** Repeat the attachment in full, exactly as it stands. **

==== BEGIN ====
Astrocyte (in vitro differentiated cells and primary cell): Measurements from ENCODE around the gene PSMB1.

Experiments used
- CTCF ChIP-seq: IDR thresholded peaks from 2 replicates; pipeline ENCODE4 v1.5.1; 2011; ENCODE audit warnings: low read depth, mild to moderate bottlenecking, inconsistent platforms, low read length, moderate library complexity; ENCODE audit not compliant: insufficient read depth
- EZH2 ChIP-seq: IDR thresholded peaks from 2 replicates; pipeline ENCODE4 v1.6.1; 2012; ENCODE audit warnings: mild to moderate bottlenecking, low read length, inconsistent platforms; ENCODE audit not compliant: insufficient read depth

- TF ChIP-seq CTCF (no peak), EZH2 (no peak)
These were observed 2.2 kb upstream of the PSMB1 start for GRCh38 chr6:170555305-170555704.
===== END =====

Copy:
Astrocyte (in vitro differentiated cells and primary cell): Measurements from ENCODE around the gene PSMB1.

Experiments used
- CTCF ChIP-seq: IDR thresholded peaks from 2 replicates; pipeline ENCODE4 v1.5.1; 2011; ENCODE audit warnings: low read depth, mild to moderate bottlenecking, inconsistent platforms, low read length, moderate library complexity; ENCODE audit not compliant: insufficient read depth
- EZH2 ChIP-seq: IDR thresholded peaks from 2 replicates; pipeline ENCODE4 v1.6.1; 2012; ENCODE audit warnings: mild to moderate bottlenecking, low read length, inconsistent platforms; ENCODE audit not compliant: insufficient read depth

- TF ChIP-seq CTCF (no peak), EZH2 (no peak)
These were observed 2.2 kb upstream of the PSMB1 start for GRCh38 chr6:170555305-170555704.